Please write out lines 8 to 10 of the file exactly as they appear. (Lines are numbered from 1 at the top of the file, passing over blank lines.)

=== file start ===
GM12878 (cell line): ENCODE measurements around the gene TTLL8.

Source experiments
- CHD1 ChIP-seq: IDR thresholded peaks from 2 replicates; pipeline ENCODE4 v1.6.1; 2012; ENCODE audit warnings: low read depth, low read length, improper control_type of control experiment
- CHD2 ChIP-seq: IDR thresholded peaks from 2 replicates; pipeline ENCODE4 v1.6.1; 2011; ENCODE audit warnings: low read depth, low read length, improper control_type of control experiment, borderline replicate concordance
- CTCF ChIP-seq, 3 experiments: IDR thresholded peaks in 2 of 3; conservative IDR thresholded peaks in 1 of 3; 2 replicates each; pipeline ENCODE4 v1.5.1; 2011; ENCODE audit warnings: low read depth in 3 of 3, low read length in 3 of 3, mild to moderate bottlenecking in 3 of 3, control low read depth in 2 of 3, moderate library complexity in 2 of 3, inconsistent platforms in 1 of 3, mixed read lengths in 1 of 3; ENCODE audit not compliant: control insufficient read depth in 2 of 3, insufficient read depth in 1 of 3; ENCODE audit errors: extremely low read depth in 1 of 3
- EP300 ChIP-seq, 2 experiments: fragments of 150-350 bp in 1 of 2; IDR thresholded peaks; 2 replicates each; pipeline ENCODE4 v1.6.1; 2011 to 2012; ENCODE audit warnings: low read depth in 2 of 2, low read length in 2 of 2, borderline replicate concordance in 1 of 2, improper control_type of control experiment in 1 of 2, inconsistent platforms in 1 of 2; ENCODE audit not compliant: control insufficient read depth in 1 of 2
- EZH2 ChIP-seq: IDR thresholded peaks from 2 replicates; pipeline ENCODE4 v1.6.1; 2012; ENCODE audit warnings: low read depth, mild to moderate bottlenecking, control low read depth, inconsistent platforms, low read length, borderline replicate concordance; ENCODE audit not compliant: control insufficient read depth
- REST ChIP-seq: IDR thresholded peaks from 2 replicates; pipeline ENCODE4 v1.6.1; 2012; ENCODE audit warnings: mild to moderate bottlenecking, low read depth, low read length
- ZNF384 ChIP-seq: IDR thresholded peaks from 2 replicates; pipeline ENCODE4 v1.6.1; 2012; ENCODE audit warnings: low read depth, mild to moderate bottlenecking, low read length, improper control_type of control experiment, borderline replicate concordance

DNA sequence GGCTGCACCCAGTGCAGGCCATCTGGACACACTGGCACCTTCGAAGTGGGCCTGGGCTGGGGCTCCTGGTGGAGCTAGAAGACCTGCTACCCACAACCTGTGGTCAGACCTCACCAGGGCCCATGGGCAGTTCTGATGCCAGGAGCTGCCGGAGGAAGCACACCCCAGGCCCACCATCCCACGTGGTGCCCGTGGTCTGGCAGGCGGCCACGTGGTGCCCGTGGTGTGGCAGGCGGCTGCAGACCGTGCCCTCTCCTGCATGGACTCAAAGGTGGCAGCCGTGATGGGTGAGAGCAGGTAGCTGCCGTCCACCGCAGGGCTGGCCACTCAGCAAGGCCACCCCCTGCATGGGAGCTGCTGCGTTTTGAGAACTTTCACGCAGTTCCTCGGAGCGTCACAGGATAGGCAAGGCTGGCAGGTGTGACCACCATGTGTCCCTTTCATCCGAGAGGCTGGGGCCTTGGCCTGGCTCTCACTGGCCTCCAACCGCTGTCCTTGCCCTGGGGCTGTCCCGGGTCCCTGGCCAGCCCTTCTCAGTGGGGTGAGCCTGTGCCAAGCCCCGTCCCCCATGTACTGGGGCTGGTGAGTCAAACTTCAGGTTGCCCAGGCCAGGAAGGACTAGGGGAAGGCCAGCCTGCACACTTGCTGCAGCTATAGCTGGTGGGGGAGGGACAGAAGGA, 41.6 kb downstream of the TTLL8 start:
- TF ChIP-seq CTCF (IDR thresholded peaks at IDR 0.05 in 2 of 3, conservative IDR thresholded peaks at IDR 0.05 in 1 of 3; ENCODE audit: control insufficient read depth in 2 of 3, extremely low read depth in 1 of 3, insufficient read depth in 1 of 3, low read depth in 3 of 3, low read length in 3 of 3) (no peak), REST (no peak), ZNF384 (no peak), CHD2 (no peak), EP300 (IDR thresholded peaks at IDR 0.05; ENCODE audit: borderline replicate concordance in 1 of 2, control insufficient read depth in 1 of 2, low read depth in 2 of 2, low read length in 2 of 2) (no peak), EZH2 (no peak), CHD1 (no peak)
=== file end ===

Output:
- REST ChIP-seq: IDR thresholded peaks from 2 replicates; pipeline ENCODE4 v1.6.1; 2012; ENCODE audit warnings: mild to moderate bottlenecking, low read depth, low read length
- ZNF384 ChIP-seq: IDR thresholded peaks from 2 replicates; pipeline ENCODE4 v1.6.1; 2012; ENCODE audit warnings: low read depth, mild to moderate bottlenecking, low read length, improper control_type of control experiment, borderline replicate concordance

DNA sequence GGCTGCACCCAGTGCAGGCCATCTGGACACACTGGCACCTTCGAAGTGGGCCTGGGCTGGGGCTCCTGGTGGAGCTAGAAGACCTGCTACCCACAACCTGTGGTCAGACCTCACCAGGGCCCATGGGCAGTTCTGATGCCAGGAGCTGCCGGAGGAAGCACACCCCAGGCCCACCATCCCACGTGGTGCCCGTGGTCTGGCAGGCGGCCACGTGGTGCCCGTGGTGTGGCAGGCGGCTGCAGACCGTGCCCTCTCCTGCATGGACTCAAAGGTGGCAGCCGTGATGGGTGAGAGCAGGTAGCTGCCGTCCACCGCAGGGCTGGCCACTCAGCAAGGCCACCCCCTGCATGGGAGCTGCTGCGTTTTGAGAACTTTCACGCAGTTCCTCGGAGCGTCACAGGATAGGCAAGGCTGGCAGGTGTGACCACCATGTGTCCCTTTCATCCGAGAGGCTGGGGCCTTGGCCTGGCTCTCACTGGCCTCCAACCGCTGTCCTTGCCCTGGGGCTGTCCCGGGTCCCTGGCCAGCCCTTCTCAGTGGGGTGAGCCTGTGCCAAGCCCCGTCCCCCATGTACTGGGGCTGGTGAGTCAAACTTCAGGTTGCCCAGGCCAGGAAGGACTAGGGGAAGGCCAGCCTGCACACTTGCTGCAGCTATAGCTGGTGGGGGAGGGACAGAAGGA, 41.6 kb downstream of the TTLL8 start: